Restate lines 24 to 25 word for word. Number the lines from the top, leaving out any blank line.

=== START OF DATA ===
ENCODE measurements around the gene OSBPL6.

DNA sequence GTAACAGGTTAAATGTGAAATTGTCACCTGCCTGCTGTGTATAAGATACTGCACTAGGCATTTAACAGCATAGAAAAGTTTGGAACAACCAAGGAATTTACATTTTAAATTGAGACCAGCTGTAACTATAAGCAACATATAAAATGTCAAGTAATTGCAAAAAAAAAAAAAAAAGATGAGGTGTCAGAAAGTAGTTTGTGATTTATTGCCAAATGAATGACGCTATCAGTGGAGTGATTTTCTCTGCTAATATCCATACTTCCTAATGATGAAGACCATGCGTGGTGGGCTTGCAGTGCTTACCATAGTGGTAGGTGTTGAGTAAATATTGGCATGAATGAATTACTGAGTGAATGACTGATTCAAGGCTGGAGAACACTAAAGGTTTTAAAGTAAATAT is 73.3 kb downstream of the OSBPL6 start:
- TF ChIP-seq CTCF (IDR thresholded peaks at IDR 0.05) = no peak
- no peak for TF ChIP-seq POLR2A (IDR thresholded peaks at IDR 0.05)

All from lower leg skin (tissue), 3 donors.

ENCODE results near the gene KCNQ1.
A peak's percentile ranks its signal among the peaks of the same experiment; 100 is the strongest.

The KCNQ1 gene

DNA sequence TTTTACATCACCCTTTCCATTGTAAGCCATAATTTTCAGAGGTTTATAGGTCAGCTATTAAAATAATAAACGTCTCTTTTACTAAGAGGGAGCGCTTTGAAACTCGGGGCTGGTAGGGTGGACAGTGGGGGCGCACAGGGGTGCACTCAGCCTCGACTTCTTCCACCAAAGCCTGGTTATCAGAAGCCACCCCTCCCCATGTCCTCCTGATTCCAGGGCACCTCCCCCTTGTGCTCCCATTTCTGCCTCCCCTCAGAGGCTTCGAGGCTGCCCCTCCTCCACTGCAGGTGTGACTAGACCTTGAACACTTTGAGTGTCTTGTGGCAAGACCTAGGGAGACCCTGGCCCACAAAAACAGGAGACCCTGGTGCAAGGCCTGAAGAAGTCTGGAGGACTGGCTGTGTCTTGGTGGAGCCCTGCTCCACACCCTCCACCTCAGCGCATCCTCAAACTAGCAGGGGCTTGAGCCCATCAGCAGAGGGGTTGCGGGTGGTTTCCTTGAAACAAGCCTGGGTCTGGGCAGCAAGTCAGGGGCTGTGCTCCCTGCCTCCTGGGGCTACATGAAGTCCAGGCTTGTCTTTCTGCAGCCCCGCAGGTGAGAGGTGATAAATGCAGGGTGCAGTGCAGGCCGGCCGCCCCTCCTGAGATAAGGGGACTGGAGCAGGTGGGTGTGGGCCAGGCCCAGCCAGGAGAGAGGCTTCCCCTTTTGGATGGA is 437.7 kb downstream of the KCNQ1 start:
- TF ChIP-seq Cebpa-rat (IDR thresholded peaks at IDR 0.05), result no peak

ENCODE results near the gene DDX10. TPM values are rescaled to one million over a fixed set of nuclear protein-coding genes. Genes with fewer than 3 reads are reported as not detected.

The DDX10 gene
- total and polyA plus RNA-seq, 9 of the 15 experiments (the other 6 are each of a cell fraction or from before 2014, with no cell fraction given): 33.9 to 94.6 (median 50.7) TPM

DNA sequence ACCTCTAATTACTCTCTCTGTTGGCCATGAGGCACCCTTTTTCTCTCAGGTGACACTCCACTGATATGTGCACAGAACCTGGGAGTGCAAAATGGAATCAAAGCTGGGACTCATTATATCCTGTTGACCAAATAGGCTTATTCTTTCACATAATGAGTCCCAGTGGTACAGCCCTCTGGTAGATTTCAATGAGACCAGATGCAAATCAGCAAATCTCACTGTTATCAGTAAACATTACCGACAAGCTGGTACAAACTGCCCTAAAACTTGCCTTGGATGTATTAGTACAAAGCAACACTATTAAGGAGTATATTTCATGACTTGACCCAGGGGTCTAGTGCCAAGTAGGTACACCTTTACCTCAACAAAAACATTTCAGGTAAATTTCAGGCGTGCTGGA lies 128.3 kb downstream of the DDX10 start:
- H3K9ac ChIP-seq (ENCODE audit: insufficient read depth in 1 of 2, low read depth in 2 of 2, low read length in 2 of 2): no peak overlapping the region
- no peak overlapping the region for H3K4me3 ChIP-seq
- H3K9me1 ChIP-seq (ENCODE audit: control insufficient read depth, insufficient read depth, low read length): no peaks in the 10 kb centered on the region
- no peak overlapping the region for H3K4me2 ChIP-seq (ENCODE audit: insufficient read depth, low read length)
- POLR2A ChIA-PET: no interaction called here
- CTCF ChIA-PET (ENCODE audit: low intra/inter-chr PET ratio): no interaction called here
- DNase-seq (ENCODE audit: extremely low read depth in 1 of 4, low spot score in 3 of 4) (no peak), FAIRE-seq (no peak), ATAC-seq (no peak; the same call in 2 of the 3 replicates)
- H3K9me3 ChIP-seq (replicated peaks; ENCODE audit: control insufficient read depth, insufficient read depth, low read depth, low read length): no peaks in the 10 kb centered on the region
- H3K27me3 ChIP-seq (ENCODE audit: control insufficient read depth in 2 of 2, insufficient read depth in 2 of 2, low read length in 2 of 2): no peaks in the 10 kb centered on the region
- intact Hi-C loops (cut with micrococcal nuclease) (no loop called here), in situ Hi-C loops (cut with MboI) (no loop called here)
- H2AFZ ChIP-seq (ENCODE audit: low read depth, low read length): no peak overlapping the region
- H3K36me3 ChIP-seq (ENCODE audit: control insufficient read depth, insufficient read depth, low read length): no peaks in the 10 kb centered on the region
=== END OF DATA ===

- intact Hi-C loops (cut with micrococcal nuclease) (no loop called here), in situ Hi-C loops (cut with MboI) (no loop called here)
- H2AFZ ChIP-seq (ENCODE audit: low read depth, low read length): no peak overlapping the region